Migrants in Denmark could be forced to complete 37 hours' work a week in order to receive welfare benefits under a new government plan.
The Danish government plans to make migrants work full-time jobs if they want to continue receiving state benefits. Announcing the plan on Tuesday the government said it was designed to help migrants assimilate into society.
"We want to introduce a new work logic where people have a duty to contribute and be useful, and if they can't find a regular job, they have to work for their allowance," Prime Minister Mette Frederiksen told reporters.
"For too many years we have done a disservice to a lot of people by not demanding anything of them," she added.
The bill has yet to be approved by Parliament.
Denmark has some of Europe's toughest immigration policies and has set a target of no new asylum seekers at all. In June, Parliament approved by a vote of 70-24 the establishment of a refugee reception center outside the country's borders.
Mai Villadsen, spokesperson for Denmark's left-wing Unity List, said the government's plan was misguided.
"I'm afraid this will end up as state-supported social dumping, sending people into crazy jobs," she told the broadcaster TV2.
Initially, it will be a requirement for those who have been on benefits for three to four years, and who have not attained a certain level of schooling and proficiency in Danish.
Working hours will be a minimum of 37 hours a week, Frederiksen said.
Plan targets ‘non-Western women’
According to the government, six out of 10 women from the Middle East, North Africa and Turkey do not participate in the Danish labor market. Frederiksen made it clear on Tuesday that "women with non-Western background" were the target of the new plan, TV2 reported.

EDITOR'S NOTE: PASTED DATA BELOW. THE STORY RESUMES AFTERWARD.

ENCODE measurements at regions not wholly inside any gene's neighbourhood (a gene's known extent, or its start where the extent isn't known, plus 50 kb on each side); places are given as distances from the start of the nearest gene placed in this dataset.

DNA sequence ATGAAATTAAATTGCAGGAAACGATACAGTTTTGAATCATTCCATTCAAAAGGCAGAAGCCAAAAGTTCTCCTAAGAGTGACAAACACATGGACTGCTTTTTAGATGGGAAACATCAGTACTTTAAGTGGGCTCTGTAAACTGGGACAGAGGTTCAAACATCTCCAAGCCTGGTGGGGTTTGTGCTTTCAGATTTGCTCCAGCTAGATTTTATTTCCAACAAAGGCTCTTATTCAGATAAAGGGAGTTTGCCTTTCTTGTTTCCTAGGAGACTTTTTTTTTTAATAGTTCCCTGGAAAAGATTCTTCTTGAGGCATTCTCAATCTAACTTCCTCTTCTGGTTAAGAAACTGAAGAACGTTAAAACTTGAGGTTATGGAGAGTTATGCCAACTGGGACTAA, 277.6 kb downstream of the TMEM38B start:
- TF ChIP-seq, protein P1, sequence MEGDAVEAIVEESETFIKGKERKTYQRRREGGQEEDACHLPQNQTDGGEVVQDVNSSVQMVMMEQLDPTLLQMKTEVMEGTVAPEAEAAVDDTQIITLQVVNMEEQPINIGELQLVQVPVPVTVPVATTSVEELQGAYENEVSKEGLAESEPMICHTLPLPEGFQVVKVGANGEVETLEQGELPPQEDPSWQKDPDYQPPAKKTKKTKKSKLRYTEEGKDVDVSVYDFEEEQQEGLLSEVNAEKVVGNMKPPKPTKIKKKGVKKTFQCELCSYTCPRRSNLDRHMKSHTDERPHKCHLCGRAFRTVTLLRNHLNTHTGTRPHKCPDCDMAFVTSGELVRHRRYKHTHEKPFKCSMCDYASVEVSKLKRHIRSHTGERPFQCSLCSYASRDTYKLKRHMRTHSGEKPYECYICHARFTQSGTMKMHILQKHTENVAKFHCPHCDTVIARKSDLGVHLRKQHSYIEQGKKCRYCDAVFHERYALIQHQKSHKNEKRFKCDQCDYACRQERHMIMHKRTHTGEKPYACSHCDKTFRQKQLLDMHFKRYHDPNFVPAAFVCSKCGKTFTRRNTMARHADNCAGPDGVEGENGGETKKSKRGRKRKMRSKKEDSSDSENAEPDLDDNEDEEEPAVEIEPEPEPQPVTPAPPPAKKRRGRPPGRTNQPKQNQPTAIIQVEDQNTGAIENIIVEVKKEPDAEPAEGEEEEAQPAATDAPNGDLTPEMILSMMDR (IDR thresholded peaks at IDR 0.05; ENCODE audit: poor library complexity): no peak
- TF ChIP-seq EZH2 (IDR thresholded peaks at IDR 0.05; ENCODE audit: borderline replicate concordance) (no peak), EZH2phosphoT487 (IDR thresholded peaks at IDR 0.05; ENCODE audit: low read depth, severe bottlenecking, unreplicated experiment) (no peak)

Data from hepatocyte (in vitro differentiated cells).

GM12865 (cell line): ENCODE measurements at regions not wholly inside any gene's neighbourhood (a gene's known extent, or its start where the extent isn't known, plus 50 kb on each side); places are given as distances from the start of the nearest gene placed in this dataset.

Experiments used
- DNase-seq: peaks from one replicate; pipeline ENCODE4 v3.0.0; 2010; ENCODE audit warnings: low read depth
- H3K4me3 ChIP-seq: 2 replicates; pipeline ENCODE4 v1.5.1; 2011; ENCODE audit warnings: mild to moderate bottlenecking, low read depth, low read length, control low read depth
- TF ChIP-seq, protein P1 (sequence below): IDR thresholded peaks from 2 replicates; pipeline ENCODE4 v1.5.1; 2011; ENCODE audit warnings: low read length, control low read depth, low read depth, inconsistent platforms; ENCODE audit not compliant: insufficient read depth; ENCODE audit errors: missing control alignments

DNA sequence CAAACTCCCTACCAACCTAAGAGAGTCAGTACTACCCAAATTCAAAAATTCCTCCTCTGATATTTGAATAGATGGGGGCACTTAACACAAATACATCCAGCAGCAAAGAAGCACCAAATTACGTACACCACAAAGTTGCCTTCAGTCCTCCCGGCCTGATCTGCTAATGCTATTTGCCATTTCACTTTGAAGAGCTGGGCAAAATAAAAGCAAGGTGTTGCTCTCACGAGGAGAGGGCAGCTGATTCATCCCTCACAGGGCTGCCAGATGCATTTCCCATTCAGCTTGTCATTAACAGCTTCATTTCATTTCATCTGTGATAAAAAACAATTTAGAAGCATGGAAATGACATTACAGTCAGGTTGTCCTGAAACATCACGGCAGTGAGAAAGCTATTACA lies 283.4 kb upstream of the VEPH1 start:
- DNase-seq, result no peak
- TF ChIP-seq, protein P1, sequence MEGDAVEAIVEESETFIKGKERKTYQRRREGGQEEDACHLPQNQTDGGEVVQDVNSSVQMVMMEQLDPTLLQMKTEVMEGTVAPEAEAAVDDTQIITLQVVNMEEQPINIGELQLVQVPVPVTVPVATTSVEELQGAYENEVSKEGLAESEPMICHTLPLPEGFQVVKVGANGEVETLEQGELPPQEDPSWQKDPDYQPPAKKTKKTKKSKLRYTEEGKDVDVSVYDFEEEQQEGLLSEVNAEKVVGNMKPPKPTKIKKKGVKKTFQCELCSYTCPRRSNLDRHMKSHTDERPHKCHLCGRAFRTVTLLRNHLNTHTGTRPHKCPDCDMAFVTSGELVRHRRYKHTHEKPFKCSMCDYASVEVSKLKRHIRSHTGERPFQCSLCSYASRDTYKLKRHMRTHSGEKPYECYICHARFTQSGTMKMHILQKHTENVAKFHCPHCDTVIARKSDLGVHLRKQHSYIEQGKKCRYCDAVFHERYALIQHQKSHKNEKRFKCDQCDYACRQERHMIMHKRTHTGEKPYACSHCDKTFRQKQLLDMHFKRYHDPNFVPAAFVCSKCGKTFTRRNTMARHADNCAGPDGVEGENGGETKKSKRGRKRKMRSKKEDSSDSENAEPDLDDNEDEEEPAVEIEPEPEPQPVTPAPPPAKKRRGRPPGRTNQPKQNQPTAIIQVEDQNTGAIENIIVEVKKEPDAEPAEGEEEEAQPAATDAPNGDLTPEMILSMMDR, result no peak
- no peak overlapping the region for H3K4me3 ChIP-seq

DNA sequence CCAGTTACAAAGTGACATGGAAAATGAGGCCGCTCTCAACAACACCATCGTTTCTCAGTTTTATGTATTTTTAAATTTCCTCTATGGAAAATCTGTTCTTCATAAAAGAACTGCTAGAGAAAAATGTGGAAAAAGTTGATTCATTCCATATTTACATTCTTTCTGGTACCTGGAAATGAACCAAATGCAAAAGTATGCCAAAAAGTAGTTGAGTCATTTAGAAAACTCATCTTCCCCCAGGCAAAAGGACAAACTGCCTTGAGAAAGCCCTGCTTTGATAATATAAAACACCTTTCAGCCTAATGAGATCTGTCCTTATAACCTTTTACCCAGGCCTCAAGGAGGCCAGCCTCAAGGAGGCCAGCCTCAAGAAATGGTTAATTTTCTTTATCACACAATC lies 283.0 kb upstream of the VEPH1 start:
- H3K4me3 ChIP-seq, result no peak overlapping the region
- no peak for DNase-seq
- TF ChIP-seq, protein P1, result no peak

The bill aims to integrate 20,000 people by pushing them to find some form of work, through local government offices.
"It could be a job on the beach picking up cigarette butts or plastic... (or) helping to solve various tasks within a company," employment minister Peter Hummelgaard said.
"The most important thing for us is that people get out of their homes," he added.
Zero asylum seekers target
Frederiksen's government, in power since 2019, has set a target of zero asylum applications, which have already fallen. Between January 1 and July 31 this year, just 851 asylum applications were received in Denmark, AFP reports.
According to official statistics, 11% of Denmark's 5.8 million people are immigrants, and 58% of those are citizens of a country that Copenhagen classifies as "non-Western".